Hsiung Feng III

The Hsiung Feng III is a supersonic antiship cruise missile. It is Taiwan’s first supersonic missile, and has an operational range between 120-150 km. It is the third and latest variant developed within Taiwan’s Hsiung Feng cruise missile family, following the Hsiung Feng II.

Hsiung Feng III at a Glance

Originated from: Taiwan
Possessed by: Taiwan
Alternate name(s): HF-3, Brave Wind III
Class: Supersonic antiship cruise missile
Basing: Ship-, ground-launched
Length: 5.1 m
Diameter: 0.38 m
Launch weight: 660 kg
Payload: 225 kg, Semi-armor piercing, High Explosive, Fragmentation
Propulsion: Solid-propellant booster, liquid-fueled ramjet engine
Range: 120-150 km
Speed: 680-780 m/s
Status: Operational
In service: 2011-present

Hsiung Feng III Development

Hsiung Feng III Taiwan began the Hsiung Feng III program in 1994 to counter the growing number of China’s surface vessels and its advancing fleet defense systems. It was developed by the National Chung-Shan Institute of Science and Technology (NCSIST).1

The NCSIST first test fired the Hsiung Feng III in 1997. Further tests were reported in November 2004.2 Taiwan’s navy reportedly finished the initial operational test and evaluation in 2005.3 The Hsiung Feng III was first unveiled in Taipei during the 2007 Independence Day military parade.4 Although Taiwan initially developed Hsiung Feng III as an antiship cruise missile, the missile may also have land attack capabilities.5

Hsiung Feng IIIER

Several reports in 2017 have signaled the development of an extended-ranged Hsiung Feng III, titled the “HF-3ER project,” with testing slated for completion by the middle of 2017, and the missiles entering full production in 2018. These reports claim that Taiwan plans to produce ten to sixty Hsiung Feng IIIER missiles under projects codenamed “God’s Spear” and “Coiled Dragon.”6 It is believed that these upgrades increased the missile’s range from 120-150 km to 300-400 km.7


The Hsiung Feng III measures 5.1 meters in length, 0.38 m in diameter, and weights around 660 kg at launch.8 The missile carries a single 120 kg high explosive, semi-armor piercing warhead. The Hsiung Feng III can likely range between 120-150 km.9 The missile is propelled by a solid-fueled booster and liquid-fueled ramjet engine.

The missile is guided by INS with terminal active radar homing. It is reportedly equipped with a smart fuse designed to direct most of the explosive energy downward once it has detected that the missile is inside the target ship’s hull, maximizing damage.10

Service History

Hsiung Feng IIIThe Hsiung Feng III missile system has been deployed to the Cheng Kung-class frigate and Jin Chiang-class patrol gunboat.11 The missile has also been deployed on Taiwan’s latest military assets, such as the Tuo Chiang-class guided missile corvette.12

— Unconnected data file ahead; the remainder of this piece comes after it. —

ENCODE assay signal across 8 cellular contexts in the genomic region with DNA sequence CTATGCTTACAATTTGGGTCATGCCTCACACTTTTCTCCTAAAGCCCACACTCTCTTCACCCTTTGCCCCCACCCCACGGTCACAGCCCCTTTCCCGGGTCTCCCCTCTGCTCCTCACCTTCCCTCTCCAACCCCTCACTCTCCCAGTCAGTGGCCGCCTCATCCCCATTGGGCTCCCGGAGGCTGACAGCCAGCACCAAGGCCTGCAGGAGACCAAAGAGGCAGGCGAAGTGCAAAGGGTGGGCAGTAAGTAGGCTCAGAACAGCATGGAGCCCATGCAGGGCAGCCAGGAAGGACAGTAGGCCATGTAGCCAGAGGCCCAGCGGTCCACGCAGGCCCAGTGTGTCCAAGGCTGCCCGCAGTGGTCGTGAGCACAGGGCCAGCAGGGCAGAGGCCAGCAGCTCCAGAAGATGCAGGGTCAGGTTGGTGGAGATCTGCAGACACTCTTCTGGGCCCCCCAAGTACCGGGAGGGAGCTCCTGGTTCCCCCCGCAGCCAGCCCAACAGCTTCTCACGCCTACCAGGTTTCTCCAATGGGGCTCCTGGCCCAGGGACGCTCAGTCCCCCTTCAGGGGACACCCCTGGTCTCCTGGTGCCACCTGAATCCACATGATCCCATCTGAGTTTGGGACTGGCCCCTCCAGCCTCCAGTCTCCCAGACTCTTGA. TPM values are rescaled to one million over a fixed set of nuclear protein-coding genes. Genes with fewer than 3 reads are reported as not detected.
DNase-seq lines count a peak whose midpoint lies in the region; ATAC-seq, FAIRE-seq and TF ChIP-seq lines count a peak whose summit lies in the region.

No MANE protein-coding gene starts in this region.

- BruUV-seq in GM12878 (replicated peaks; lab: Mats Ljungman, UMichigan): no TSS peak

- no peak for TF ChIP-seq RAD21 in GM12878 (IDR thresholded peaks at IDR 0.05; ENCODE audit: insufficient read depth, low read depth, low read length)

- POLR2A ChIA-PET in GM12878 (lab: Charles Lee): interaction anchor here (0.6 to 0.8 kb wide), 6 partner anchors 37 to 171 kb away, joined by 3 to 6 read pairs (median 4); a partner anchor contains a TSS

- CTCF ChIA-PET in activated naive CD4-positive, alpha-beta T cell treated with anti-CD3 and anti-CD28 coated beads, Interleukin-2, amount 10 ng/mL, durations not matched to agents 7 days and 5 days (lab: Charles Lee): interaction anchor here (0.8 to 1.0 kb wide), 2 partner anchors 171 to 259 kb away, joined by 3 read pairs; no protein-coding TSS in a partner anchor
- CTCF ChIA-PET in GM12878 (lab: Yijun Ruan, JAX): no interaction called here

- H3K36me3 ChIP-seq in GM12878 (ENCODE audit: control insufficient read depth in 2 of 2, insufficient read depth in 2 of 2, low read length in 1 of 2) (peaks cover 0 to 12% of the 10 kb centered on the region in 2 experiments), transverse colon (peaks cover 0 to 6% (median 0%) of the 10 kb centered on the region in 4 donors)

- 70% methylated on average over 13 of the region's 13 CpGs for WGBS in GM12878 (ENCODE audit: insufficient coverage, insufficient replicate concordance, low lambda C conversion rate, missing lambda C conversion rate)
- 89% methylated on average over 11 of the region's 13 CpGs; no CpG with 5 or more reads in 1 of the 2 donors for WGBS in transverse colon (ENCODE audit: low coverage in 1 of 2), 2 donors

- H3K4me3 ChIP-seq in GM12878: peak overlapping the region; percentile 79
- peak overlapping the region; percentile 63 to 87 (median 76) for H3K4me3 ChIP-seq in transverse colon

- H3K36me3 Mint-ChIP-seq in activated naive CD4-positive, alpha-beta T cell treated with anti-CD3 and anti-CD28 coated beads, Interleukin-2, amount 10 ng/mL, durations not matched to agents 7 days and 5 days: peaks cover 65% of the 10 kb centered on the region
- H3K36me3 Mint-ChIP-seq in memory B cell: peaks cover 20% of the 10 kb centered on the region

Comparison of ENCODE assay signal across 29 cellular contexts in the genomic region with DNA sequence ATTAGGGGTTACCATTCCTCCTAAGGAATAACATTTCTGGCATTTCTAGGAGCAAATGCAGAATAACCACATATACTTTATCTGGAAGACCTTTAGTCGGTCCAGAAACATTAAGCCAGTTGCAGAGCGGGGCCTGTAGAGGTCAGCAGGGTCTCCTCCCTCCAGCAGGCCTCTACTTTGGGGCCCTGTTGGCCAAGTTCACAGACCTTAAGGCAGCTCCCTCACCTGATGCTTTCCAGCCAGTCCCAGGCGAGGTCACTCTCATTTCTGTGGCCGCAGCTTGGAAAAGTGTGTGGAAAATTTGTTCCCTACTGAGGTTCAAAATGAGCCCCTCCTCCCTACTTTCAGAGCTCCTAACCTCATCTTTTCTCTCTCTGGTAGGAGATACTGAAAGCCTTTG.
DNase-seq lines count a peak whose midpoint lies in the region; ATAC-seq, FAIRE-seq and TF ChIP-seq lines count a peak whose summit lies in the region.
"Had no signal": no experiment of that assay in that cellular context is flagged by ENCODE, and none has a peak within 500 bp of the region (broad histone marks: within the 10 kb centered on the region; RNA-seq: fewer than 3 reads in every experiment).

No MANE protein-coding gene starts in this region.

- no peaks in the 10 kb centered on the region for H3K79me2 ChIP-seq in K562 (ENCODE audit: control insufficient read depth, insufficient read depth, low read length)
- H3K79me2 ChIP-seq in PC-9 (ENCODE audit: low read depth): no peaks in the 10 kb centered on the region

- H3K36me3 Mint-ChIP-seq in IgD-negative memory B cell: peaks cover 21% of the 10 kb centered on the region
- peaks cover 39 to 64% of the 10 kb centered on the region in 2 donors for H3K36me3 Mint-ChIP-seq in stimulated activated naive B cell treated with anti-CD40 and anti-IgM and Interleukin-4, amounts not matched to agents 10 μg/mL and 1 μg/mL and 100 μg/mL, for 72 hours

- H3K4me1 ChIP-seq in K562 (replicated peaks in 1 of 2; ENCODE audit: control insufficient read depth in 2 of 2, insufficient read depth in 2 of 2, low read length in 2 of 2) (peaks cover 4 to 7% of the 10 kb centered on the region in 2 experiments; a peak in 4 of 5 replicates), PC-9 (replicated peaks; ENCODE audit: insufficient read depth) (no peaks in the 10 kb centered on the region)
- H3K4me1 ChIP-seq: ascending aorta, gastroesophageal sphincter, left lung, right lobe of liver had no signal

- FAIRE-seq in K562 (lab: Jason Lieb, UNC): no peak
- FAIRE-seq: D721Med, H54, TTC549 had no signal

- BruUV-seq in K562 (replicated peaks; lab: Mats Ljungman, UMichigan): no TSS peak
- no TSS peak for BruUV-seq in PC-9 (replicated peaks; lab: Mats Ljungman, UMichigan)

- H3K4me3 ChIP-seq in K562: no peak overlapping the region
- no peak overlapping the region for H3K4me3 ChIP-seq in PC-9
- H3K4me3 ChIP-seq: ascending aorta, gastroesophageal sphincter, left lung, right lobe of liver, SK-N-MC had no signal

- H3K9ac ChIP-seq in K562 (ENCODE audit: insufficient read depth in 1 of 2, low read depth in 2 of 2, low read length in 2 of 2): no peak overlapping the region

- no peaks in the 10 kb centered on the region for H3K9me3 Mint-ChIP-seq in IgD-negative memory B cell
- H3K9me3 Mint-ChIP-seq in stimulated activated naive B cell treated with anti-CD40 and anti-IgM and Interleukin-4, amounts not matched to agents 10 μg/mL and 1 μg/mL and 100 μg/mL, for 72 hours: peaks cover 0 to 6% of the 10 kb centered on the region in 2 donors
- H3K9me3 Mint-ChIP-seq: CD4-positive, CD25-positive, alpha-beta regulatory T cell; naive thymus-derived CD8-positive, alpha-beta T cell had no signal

On 1 July 2016, a Taiwanese navy vessel accidentally fired an Hsiung Feng III missile during a training exercise, killing the captain of a fishing boat and injuring three crew members. According to Vice Adm. Mei Cia-shu of the Taiwanese navy, the missile’s targeting system tracked the fishing boat and made a direct hit. However, because of the missile’s smart fuse, it tore through the hull of the small boat without exploding. 13

    1. “HF III Supersonic Anti-Ship Missile,” NCSIST, June 19, 2017, http://www.ncsist.org.tw/eng/csistdup/products/product.aspx?product_Id=10&catalog=30.
    2. “Hsiung Feng I/II/IIE/III,” in IHS Jane’s Weapons: Naval 2016-2017, ed. David Ewing & Malcolm Fuller (United Kingdom: IHS, 2016), 118-122.
    3. NCSIST.
    4. IHS Jane’s Weapons: Naval, 118-122.
    5. “From Subsonic to Hypersonic Cruise Missiles: Revolution or Evolution in Land Attack Capabilities?” in Emerging Critical Technologies and Security in the Asia-Pacific, ed. Richard A. Bitzinger (United Kingdom: Palgrave MacMillan, 2016), .
    6. Russell Hsiao, “Taiwan Reportedly Plans to Upgrade Supersonic Hsiung Feng III Missiles,” The National Interest, October 20, 2016, http://nationalinterest.org/blog/the-buzz/taiwan-reportedly-plans-upgrade-supersonic-hsiung-feng-iii-18120.
    7. Mike Yeo, “Taiwan to upgrade indigenous missile capabilities,” Defense News, February 6, 2017, http://www.defensenews.com/articles/taiwan-to-upgrade-indigenous-missile-capabilities.
    8. Terrence K. Kelly, Anthony Atler, Todd Nichols, and Lloyd Thrall, “Employing Land-Based Anti-Ship Missiles in the Western Pacific,” Rand Corporation (Arroyo Center), 2013, 15, https://apps.dtic.mil/sti/pdfs/ADA588613.pdf.
    9. IHS Jane’s Weapons: Naval, 118-122; Yeo.
    10. Ibid.
    11. NCSIST.
    12. Franz-Stefan Gady, “Taiwan’s Newest Weapon Against China,” The Diplomat, April 3, 2015, http://thediplomat.com/2015/04/taiwans-newest-weapon-against-china/.
    13. Austin Ramzy, “Taiwan Navy Accidentally Fires Antiship Missile, Killing Fisherman,” The New York Times, July 1, 2016, https://www.nytimes.com/2016/07/02/world/asia/taiwan-china-missile.html.